The challenge of feeding more than 9 billion people in less than 50 years will fall squarely on the shoulders of U.S. farmers and ranchers. And meeting that challenge will require advancements through agricultural research says, Doug Steele, director of Texas A&M AgriLife Extension.
Steels, addressing the crowd gathered for the recent Stiles Farm foundation field day luncheon in Taylor, Texas, recalled a recent trip to Germany that provided ample evidence that feeding the world would not be a European Union priority; nor would it be a main concern for European farmers.
A top German farmer told him he wasn’t interested in feeding the world — “He said, ‘We’re just interested in feeding ourselves.’”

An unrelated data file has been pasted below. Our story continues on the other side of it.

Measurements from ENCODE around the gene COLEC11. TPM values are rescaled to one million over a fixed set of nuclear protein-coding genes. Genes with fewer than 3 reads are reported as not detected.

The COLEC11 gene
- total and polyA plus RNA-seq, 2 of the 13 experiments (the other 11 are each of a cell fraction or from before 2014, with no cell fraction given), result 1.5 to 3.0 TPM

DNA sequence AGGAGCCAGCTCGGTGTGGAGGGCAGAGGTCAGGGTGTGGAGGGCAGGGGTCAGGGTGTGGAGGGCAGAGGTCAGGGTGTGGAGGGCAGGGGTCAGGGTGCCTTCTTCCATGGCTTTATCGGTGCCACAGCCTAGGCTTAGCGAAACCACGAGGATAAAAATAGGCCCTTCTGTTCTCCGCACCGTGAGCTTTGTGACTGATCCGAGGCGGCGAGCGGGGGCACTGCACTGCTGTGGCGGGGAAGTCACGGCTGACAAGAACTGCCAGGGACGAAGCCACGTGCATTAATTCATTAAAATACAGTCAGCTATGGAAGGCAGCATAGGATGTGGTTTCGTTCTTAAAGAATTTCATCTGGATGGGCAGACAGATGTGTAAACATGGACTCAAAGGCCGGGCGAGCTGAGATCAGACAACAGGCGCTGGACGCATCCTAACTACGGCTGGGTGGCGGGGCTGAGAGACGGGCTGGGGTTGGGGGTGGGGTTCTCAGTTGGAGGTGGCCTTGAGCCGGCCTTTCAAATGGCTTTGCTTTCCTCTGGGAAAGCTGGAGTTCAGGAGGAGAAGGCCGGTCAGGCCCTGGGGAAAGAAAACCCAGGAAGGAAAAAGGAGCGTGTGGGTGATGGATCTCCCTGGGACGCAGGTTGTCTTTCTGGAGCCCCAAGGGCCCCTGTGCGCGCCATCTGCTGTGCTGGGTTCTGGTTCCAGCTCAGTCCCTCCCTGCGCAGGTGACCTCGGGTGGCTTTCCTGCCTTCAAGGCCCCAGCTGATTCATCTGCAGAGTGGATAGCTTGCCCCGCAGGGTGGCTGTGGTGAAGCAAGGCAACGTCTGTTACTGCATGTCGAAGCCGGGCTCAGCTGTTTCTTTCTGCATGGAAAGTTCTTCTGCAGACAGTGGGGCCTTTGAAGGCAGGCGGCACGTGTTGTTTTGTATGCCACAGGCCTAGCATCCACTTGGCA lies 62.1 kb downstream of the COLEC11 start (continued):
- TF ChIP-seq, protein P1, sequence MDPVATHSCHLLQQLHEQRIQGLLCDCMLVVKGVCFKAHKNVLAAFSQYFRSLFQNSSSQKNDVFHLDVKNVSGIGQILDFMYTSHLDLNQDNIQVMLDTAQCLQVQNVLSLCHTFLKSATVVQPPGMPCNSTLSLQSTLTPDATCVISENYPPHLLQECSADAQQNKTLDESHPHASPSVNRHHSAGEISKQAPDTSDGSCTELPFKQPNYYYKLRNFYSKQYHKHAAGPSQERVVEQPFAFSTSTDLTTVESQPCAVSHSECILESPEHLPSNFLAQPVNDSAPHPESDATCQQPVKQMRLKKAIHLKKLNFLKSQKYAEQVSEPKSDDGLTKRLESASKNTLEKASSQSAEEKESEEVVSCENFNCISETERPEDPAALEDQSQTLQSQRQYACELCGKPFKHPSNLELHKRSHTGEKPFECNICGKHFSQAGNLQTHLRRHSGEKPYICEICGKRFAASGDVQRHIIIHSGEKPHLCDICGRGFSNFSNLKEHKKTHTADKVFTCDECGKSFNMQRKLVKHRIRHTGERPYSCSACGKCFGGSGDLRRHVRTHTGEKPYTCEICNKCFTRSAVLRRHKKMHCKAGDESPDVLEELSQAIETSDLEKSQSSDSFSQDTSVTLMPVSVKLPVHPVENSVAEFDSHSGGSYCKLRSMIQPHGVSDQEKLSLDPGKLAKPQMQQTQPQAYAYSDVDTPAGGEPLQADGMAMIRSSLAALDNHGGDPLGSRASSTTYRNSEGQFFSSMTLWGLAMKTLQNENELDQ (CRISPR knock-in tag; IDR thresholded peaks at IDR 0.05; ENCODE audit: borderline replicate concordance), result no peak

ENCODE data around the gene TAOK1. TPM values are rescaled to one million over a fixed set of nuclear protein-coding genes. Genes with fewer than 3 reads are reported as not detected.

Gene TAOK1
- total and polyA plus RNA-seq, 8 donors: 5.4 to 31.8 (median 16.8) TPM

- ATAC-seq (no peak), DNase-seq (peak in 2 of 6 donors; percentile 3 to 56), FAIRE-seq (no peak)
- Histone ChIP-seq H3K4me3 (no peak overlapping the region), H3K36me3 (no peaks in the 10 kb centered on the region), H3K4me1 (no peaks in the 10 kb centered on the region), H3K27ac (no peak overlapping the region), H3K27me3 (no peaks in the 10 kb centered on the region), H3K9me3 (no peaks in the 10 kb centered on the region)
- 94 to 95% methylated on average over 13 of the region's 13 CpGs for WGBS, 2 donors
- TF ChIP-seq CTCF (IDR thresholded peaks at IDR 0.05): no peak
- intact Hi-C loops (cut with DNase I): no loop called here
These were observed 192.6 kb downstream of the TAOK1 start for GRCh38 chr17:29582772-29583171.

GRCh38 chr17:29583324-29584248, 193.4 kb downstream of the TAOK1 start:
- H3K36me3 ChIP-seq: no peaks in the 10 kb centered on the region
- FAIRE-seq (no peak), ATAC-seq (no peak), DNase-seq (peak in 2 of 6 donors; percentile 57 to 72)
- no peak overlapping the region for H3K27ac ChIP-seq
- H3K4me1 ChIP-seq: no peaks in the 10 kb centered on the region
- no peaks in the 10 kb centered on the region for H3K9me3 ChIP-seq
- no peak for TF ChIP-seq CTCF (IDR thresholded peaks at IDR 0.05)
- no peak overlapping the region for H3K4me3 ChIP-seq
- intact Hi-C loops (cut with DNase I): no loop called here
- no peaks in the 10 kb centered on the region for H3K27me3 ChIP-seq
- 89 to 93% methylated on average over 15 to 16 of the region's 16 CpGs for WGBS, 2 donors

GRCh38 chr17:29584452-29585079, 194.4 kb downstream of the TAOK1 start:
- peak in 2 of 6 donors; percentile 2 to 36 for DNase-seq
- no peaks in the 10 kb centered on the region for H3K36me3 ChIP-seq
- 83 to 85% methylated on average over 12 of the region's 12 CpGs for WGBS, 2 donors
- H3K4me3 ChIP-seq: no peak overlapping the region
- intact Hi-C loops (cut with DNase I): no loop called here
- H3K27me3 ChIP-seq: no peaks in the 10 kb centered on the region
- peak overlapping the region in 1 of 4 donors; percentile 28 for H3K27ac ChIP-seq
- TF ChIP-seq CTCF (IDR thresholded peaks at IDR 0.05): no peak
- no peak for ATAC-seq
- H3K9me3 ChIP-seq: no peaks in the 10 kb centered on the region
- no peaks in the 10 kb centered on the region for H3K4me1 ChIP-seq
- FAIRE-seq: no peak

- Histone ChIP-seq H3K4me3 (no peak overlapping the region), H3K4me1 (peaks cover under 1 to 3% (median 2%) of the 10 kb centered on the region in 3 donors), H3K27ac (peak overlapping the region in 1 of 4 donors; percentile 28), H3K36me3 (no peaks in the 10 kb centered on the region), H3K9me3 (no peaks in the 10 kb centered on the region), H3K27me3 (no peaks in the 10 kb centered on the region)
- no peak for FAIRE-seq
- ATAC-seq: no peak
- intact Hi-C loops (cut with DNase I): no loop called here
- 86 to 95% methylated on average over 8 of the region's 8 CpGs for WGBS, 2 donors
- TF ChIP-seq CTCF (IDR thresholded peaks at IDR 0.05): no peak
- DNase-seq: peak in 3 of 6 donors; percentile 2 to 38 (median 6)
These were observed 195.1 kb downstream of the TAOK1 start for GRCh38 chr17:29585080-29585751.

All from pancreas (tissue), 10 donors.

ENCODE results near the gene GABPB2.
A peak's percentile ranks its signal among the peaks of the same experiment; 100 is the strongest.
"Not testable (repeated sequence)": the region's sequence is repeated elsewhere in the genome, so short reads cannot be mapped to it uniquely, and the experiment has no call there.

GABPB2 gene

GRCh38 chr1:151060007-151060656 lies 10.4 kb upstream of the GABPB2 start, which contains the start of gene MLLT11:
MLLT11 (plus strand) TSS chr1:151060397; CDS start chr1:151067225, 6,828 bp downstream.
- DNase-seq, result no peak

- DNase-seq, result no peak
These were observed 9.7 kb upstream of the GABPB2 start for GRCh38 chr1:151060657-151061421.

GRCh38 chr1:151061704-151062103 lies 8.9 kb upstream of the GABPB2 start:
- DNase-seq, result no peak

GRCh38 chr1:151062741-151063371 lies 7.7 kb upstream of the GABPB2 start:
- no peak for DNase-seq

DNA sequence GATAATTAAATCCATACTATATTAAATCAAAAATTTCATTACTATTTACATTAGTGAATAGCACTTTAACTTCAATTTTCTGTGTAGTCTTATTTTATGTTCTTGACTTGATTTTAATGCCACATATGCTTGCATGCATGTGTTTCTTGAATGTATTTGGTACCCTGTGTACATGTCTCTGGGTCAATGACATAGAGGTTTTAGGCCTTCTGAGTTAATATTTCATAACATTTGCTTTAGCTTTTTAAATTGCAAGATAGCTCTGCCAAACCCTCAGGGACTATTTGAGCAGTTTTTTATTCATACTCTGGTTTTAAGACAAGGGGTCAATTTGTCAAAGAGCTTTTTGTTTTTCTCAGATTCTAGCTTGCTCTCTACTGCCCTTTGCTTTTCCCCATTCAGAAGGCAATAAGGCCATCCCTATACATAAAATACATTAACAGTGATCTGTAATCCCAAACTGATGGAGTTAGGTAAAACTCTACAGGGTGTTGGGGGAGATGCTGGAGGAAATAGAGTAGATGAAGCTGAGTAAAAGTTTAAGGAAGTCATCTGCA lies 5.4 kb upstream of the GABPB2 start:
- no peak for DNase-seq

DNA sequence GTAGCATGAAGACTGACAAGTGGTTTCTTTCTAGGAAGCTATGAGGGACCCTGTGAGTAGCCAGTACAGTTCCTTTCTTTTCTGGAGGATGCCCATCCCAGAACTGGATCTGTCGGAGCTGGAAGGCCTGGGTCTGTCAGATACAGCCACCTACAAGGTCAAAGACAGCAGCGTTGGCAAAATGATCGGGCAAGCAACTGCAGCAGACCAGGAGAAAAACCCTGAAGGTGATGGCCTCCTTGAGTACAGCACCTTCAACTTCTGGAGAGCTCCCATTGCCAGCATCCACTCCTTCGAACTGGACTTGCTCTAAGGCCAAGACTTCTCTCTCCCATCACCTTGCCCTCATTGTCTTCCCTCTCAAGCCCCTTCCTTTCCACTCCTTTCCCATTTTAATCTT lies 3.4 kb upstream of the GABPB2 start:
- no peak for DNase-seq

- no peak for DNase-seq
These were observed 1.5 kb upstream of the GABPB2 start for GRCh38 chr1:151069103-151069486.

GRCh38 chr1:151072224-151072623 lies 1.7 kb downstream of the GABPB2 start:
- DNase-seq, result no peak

The United States will be the international leader in providing food, Steele says, recalling that the late Nobel Peace Prize Laureate Norman Borlaug believed that unrest across the globe was created in large part because basic needs were not being met. Agricultural research, Steele says, will help meet those needs. “And a strong rural Texas depends on a strong agriculture.”